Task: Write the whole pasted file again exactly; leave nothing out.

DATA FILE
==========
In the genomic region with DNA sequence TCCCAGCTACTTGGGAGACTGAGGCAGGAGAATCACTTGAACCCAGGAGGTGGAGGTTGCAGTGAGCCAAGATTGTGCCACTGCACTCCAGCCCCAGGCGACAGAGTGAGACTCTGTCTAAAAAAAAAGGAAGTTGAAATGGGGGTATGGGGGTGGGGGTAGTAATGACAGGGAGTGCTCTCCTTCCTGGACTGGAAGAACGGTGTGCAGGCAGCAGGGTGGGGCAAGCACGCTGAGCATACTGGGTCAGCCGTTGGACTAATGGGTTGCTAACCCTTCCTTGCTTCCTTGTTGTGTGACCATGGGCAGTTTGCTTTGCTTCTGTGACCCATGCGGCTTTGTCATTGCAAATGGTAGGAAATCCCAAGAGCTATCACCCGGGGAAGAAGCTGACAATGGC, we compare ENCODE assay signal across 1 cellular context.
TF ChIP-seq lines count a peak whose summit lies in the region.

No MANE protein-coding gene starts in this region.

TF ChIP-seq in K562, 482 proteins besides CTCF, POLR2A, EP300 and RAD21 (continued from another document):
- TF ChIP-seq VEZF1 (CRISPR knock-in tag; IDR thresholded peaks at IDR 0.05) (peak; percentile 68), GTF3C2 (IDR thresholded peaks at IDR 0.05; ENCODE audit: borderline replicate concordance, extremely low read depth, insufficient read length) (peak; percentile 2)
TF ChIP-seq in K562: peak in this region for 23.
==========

In the genomic region with DNA sequence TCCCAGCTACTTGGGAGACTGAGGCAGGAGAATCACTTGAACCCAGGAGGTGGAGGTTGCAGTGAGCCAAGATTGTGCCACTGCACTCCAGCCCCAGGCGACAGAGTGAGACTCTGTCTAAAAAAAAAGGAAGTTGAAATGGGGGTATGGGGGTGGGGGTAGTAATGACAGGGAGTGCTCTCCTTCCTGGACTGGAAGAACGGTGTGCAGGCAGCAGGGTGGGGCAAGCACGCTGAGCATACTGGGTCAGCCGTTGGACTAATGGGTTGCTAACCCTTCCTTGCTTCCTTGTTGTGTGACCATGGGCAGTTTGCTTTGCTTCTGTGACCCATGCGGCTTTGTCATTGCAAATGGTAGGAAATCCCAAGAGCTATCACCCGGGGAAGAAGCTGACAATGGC, we compare ENCODE assay signal across 1 cellular context.
TF ChIP-seq lines count a peak whose summit lies in the region.

No MANE protein-coding gene starts in this region.

TF ChIP-seq in K562, 482 proteins besides CTCF, POLR2A, EP300 and RAD21 (continued from another document):
- TF ChIP-seq VEZF1 (CRISPR knock-in tag; IDR thresholded peaks at IDR 0.05) (peak; percentile 68), GTF3C2 (IDR thresholded peaks at IDR 0.05; ENCODE audit: borderline replicate concordance, extremely low read depth, insufficient read length) (peak; percentile 2)
TF ChIP-seq in K562: peak in this region for 23.